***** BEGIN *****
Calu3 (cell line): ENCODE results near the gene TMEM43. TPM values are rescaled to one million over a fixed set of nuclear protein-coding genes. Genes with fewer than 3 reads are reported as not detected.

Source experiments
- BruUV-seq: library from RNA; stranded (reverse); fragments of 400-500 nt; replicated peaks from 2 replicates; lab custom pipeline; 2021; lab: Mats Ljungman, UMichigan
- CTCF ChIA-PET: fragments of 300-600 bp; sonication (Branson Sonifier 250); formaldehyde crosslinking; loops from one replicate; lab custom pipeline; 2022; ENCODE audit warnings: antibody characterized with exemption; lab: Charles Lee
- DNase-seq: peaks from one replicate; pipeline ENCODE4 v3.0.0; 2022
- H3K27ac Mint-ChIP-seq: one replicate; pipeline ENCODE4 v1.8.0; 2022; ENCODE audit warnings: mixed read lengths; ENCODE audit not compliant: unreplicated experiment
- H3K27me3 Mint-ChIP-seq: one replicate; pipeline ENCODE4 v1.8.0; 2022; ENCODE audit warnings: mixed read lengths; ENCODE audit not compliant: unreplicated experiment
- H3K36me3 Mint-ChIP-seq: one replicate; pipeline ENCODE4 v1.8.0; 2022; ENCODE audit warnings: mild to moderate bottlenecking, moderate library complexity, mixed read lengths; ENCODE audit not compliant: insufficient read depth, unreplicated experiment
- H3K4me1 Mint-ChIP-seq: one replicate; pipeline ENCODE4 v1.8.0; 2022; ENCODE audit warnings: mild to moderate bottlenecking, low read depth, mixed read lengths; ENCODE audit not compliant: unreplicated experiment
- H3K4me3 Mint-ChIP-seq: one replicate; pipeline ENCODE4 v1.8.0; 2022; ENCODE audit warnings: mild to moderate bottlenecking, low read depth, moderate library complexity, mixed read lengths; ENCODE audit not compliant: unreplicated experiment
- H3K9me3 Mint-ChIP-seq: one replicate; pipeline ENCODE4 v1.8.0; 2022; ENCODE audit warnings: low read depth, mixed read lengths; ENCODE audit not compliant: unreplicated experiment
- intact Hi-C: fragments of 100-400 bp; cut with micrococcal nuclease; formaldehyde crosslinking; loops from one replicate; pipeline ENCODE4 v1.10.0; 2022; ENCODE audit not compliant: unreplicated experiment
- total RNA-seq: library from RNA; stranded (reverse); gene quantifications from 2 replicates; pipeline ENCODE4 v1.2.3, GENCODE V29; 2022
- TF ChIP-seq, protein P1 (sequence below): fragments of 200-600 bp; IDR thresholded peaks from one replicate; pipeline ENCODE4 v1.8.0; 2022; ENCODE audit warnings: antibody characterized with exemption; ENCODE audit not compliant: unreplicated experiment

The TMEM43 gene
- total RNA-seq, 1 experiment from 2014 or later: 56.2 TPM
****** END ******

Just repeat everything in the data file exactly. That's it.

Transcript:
Calu3 (cell line): ENCODE results near the gene TMEM43. TPM values are rescaled to one million over a fixed set of nuclear protein-coding genes. Genes with fewer than 3 reads are reported as not detected.

Source experiments
- BruUV-seq: library from RNA; stranded (reverse); fragments of 400-500 nt; replicated peaks from 2 replicates; lab custom pipeline; 2021; lab: Mats Ljungman, UMichigan
- CTCF ChIA-PET: fragments of 300-600 bp; sonication (Branson Sonifier 250); formaldehyde crosslinking; loops from one replicate; lab custom pipeline; 2022; ENCODE audit warnings: antibody characterized with exemption; lab: Charles Lee
- DNase-seq: peaks from one replicate; pipeline ENCODE4 v3.0.0; 2022
- H3K27ac Mint-ChIP-seq: one replicate; pipeline ENCODE4 v1.8.0; 2022; ENCODE audit warnings: mixed read lengths; ENCODE audit not compliant: unreplicated experiment
- H3K27me3 Mint-ChIP-seq: one replicate; pipeline ENCODE4 v1.8.0; 2022; ENCODE audit warnings: mixed read lengths; ENCODE audit not compliant: unreplicated experiment
- H3K36me3 Mint-ChIP-seq: one replicate; pipeline ENCODE4 v1.8.0; 2022; ENCODE audit warnings: mild to moderate bottlenecking, moderate library complexity, mixed read lengths; ENCODE audit not compliant: insufficient read depth, unreplicated experiment
- H3K4me1 Mint-ChIP-seq: one replicate; pipeline ENCODE4 v1.8.0; 2022; ENCODE audit warnings: mild to moderate bottlenecking, low read depth, mixed read lengths; ENCODE audit not compliant: unreplicated experiment
- H3K4me3 Mint-ChIP-seq: one replicate; pipeline ENCODE4 v1.8.0; 2022; ENCODE audit warnings: mild to moderate bottlenecking, low read depth, moderate library complexity, mixed read lengths; ENCODE audit not compliant: unreplicated experiment
- H3K9me3 Mint-ChIP-seq: one replicate; pipeline ENCODE4 v1.8.0; 2022; ENCODE audit warnings: low read depth, mixed read lengths; ENCODE audit not compliant: unreplicated experiment
- intact Hi-C: fragments of 100-400 bp; cut with micrococcal nuclease; formaldehyde crosslinking; loops from one replicate; pipeline ENCODE4 v1.10.0; 2022; ENCODE audit not compliant: unreplicated experiment
- total RNA-seq: library from RNA; stranded (reverse); gene quantifications from 2 replicates; pipeline ENCODE4 v1.2.3, GENCODE V29; 2022
- TF ChIP-seq, protein P1 (sequence below): fragments of 200-600 bp; IDR thresholded peaks from one replicate; pipeline ENCODE4 v1.8.0; 2022; ENCODE audit warnings: antibody characterized with exemption; ENCODE audit not compliant: unreplicated experiment

The TMEM43 gene
- total RNA-seq, 1 experiment from 2014 or later: 56.2 TPM